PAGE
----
Television Interactivity: Permanently Breaking the Fourth Wall

A company’s new app represents a bold effort to keep customers’ attention on their TVs while also making a statement about the future of digital media interaction.

Article written by guest writer Kecia Lynn

What’s the Latest Development?

GetGlue, a kind of entertainment-focused version of Facebook, has recently unveiled a new app that will "bring you the best related content about your favorite shows to the second screen” – the second screen being that iPad or whatever digital device you’re tinkering with while the first screen, your TV, is on. The company hopes that, instead of playing Angry Birds Space while the referees debate a call, you’ll use its app to get more information about your favorite shows, follow up on its suggestions for new shows you might enjoy, and chat with your fellow TV-watchers, wherever they may be.

What’s the Big Idea?

Writer Kit Eaton believes that GetGlue is one of several current and future products designed to take advantage of our shortened attention spans and ever-increasing hunger for more content. Television will no longer be “a one-way window into another world you can't touch anymore. It'll be a discovery engine, a way to learn facts, interact with the world, talk to people, find new and surprising content to absorb.” In other words, we’re getting closer to the day when size will be the only thing separating the screen on your living room wall from the screen in your hand.

Photo Credit:

How to vaccinate the world’s most vulnerable? Build global partnerships.

Pfizer's partnerships strengthen their ability to deliver vaccines in developing countries.

Susan Silbermann, Global President of Pfizer Vaccines, looks on as a health care worker administers a vaccine in Rwanda. Photo: Courtesy of Pfizer.
  • Community healthcare workers face many challenges in their work, including often traveling far distances to see their clients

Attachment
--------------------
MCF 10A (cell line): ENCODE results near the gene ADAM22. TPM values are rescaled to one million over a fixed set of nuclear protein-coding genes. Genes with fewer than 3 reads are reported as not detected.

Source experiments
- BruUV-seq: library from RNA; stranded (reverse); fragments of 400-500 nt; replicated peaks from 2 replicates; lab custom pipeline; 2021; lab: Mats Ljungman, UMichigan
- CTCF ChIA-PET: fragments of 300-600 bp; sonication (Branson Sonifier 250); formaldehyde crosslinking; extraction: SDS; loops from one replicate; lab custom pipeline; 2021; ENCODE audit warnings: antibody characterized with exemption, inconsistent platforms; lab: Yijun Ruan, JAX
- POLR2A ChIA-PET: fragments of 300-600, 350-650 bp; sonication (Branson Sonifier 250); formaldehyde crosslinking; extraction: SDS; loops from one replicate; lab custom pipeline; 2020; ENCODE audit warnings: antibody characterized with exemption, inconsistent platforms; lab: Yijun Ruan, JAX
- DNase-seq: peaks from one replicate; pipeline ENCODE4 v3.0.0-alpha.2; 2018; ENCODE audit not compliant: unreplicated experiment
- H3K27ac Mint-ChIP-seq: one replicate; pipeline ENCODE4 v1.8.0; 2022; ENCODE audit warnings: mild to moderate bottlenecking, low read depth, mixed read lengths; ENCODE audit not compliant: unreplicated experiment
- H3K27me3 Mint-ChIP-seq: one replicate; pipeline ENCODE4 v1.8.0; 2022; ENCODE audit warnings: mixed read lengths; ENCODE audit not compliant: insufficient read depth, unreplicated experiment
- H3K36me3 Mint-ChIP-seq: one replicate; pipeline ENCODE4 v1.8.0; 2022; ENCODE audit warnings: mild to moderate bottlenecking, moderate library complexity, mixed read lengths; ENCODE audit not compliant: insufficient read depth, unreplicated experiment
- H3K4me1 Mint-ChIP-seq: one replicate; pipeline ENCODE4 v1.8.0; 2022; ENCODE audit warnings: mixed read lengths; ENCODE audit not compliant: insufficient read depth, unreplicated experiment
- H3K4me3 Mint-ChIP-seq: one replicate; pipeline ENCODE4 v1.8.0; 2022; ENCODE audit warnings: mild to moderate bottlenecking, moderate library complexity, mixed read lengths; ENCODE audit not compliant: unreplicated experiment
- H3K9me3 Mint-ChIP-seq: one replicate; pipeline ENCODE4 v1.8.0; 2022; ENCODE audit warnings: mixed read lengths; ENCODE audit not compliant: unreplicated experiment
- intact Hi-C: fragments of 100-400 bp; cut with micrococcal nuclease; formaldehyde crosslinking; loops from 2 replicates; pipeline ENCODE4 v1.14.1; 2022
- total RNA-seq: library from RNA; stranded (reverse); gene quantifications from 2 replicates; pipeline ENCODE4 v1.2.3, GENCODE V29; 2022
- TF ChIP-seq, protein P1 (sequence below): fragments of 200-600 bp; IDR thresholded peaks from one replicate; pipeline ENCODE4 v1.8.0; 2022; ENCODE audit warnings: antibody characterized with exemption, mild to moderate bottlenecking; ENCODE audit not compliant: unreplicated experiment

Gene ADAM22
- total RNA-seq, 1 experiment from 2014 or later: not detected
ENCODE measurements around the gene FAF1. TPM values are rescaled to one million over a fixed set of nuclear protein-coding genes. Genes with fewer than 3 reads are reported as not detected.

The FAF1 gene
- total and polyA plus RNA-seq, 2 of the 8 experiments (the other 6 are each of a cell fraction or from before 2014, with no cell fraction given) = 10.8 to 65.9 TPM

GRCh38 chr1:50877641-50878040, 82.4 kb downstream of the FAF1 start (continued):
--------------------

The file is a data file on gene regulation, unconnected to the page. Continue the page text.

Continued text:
• Pfizer is helping to drive the UN's sustainable development goals through partnerships.
  • Pfizer partnered with AMP and the World Health Organization to develop a training program for healthcare workers.
Keep reading Show less

Watch: The first AI-scripted commercial is here, and it’s surprisingly good

A new AI-produced commercial from Lexus shows how AI might be particularly suited for the advertising industry.

Technology & Innovation
  • The commercial was written by IBM's Watson. It was acted and directed by humans.
  • Lexus says humans played a minimal part in influencing Watson, in terms of the writing.
  • Advertising, with its clearly defined goals and troves of data, seems like one creative field in which AI would prove particularly useful.
Keep reading Show less

A new study says alcohol changes how the brain creates memories

A study on flies may hold the key to future addiction treatments.

Scott Barbour/Getty Images
Mind & Brain
  • A new study suggests that drinking alcohol can affect how memories are stored away as good or bad.
  • This may have drastic implications for how addiction is caused and how people recall intoxication.
  • The findings may one day lead to a new form of treatment for those suffering from addiction.
Keep reading Show less

Who believes fake news? Study identifies 3 groups of people

Then again, maybe the study is fake news too.

Surprising Science
  • Recent research challenged study participants to pick real news headlines from fake ones.
  • The results showed that people prone to delusional thinking, religious fundamentalists, and dogmatists tended to believe all news, regardless of plausibility.
  • What can you do to protect yourself and others from fake news?
Keep reading Show less